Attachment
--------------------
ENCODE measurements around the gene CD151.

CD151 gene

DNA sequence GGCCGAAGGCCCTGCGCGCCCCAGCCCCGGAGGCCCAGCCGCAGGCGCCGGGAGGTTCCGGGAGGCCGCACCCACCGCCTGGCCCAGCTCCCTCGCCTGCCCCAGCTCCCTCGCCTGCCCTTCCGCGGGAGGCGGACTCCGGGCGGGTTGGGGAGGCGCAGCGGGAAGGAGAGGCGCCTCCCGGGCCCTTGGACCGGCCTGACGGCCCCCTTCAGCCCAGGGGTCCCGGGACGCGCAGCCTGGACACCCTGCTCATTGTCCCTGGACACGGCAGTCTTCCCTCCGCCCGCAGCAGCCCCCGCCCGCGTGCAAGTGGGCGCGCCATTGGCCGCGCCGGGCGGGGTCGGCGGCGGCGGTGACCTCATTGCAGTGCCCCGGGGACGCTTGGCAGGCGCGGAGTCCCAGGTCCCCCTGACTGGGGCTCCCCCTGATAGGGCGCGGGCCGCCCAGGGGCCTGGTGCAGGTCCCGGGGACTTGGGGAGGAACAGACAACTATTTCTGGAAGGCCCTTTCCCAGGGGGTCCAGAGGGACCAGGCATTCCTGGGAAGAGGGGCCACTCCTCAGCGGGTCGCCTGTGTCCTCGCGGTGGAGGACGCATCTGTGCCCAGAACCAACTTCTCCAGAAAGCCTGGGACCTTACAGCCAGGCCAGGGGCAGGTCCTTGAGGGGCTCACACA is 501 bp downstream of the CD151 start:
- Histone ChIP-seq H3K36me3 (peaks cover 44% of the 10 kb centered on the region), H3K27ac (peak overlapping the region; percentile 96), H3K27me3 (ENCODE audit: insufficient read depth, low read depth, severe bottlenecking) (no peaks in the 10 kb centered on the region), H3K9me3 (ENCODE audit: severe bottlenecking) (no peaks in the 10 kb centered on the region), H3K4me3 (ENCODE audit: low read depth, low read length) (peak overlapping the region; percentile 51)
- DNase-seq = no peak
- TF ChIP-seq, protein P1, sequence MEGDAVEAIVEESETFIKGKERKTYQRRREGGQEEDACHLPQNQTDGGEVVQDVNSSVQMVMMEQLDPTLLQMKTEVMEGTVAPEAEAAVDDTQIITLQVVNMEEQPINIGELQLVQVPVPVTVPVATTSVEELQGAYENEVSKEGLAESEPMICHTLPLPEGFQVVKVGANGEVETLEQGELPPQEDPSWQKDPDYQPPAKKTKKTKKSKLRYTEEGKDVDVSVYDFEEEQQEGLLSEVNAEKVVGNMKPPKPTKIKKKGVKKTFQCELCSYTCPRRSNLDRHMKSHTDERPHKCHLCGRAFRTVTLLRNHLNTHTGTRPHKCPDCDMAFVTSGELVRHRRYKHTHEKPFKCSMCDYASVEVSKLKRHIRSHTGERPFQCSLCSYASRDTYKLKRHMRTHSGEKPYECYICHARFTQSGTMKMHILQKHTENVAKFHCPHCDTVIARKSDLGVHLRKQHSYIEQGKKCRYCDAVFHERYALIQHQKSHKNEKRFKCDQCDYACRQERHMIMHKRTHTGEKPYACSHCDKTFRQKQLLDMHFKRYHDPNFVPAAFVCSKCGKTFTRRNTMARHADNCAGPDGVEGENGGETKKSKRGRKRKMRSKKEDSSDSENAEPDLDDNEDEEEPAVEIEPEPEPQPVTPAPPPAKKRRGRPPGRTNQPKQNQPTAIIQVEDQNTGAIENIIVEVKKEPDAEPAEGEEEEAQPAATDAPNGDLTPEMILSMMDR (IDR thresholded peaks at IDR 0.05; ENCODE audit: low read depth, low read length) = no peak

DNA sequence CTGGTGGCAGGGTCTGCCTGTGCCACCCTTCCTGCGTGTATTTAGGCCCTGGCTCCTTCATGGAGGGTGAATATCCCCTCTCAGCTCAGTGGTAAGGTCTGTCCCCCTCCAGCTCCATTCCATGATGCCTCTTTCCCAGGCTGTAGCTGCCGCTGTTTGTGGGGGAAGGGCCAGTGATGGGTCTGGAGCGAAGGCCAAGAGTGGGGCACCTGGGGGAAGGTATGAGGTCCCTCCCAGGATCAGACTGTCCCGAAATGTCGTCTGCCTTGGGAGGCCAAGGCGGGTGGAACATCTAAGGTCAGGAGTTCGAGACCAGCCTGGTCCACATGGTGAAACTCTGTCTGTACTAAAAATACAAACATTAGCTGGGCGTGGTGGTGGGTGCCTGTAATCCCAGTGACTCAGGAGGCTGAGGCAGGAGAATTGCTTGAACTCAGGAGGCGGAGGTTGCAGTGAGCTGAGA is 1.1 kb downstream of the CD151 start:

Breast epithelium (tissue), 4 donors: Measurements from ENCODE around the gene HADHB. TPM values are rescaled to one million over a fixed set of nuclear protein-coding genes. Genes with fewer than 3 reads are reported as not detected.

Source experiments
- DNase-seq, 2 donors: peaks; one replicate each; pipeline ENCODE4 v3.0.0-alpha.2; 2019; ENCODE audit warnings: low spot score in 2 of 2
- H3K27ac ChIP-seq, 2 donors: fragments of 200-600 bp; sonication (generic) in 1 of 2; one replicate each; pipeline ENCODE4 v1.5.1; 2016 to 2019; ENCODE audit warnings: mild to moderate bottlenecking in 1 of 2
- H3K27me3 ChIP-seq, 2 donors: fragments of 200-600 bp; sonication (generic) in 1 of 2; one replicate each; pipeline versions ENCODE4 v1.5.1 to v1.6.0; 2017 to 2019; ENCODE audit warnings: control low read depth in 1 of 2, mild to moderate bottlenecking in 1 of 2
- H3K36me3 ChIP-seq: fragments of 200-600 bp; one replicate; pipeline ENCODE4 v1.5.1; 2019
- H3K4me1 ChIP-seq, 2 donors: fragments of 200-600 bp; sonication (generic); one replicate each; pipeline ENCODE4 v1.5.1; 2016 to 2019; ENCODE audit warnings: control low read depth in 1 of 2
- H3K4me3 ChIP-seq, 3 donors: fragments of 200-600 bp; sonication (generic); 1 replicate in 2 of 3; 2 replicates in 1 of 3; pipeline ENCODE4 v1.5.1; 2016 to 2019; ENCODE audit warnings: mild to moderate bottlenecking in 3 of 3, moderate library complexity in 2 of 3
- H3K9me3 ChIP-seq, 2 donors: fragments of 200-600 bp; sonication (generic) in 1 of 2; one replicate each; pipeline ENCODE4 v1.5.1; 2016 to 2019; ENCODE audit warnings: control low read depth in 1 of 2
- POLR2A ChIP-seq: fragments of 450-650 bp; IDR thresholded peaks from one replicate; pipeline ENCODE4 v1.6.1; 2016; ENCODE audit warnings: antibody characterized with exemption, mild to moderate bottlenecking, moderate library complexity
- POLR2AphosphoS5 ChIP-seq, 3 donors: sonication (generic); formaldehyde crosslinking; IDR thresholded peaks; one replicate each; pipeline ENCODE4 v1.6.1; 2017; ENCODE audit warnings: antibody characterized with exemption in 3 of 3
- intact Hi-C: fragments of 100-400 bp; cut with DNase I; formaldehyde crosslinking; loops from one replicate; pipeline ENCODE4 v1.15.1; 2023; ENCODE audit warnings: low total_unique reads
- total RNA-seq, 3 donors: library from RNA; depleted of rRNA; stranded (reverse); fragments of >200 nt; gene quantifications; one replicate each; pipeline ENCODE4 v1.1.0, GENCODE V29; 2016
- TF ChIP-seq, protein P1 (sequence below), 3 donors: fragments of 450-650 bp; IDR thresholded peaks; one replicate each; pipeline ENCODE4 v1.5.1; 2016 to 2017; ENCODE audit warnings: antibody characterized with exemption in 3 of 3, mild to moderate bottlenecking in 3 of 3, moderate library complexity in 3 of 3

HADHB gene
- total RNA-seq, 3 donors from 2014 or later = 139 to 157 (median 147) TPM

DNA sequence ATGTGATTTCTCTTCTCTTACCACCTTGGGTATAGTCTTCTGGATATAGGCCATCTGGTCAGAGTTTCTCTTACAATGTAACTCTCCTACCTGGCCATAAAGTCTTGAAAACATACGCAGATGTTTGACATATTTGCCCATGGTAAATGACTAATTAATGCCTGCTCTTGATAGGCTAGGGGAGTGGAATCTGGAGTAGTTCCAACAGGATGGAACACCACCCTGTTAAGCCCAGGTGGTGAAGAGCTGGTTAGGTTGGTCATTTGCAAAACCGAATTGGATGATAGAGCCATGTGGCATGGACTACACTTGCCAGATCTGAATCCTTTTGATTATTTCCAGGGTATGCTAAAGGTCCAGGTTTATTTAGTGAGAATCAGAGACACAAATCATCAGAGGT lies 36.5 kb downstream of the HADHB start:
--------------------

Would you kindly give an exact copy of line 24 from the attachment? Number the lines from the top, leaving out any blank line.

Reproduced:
DNA sequence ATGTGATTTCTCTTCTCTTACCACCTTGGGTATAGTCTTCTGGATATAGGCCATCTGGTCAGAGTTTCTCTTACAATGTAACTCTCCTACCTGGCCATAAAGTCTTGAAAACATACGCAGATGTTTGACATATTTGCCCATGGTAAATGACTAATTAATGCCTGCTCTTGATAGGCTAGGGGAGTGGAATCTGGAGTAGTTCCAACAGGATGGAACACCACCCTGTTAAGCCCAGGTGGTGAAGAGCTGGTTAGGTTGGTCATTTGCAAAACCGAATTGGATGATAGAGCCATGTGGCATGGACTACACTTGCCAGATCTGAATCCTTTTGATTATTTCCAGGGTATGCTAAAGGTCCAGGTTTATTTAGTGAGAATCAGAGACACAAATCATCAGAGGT lies 36.5 kb downstream of the HADHB start: